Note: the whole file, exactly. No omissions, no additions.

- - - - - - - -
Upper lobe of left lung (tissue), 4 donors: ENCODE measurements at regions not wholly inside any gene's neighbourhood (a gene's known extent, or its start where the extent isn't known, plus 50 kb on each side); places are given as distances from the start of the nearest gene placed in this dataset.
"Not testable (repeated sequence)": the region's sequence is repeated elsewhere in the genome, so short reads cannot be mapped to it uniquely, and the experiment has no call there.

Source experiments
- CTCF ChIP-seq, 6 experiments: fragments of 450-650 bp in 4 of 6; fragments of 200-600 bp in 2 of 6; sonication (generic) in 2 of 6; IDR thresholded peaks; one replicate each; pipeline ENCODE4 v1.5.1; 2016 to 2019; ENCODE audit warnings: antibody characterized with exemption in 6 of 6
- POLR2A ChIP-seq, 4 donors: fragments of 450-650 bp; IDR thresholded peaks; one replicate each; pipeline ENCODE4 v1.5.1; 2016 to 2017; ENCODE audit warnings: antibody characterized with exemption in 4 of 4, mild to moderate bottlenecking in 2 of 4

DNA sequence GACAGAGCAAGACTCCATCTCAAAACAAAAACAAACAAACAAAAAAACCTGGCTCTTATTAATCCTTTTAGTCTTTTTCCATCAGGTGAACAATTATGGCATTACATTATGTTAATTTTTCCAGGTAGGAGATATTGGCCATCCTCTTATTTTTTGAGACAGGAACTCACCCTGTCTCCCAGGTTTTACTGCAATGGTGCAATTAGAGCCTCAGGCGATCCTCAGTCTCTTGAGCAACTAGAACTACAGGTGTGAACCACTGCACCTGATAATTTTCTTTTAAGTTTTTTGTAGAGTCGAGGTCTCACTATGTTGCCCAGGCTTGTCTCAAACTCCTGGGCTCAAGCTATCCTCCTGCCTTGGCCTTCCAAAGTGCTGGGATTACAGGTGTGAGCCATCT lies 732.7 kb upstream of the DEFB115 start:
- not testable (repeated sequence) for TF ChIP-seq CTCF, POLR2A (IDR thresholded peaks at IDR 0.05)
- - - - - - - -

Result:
Upper lobe of left lung (tissue), 4 donors: ENCODE measurements at regions not wholly inside any gene's neighbourhood (a gene's known extent, or its start where the extent isn't known, plus 50 kb on each side); places are given as distances from the start of the nearest gene placed in this dataset.
"Not testable (repeated sequence)": the region's sequence is repeated elsewhere in the genome, so short reads cannot be mapped to it uniquely, and the experiment has no call there.

Source experiments
- CTCF ChIP-seq, 6 experiments: fragments of 450-650 bp in 4 of 6; fragments of 200-600 bp in 2 of 6; sonication (generic) in 2 of 6; IDR thresholded peaks; one replicate each; pipeline ENCODE4 v1.5.1; 2016 to 2019; ENCODE audit warnings: antibody characterized with exemption in 6 of 6
- POLR2A ChIP-seq, 4 donors: fragments of 450-650 bp; IDR thresholded peaks; one replicate each; pipeline ENCODE4 v1.5.1; 2016 to 2017; ENCODE audit warnings: antibody characterized with exemption in 4 of 4, mild to moderate bottlenecking in 2 of 4

DNA sequence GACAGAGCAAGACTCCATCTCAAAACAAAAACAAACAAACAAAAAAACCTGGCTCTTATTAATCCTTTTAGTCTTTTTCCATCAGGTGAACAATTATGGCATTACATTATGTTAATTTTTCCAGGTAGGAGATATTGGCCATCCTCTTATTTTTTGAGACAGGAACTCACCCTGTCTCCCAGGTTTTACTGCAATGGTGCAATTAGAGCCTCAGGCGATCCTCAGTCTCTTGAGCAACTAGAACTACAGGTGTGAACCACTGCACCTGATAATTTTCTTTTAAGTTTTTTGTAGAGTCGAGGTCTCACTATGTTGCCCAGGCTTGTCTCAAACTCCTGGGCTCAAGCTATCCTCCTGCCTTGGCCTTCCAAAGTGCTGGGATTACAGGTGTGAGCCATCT lies 732.7 kb upstream of the DEFB115 start:
- not testable (repeated sequence) for TF ChIP-seq CTCF, POLR2A (IDR thresholded peaks at IDR 0.05)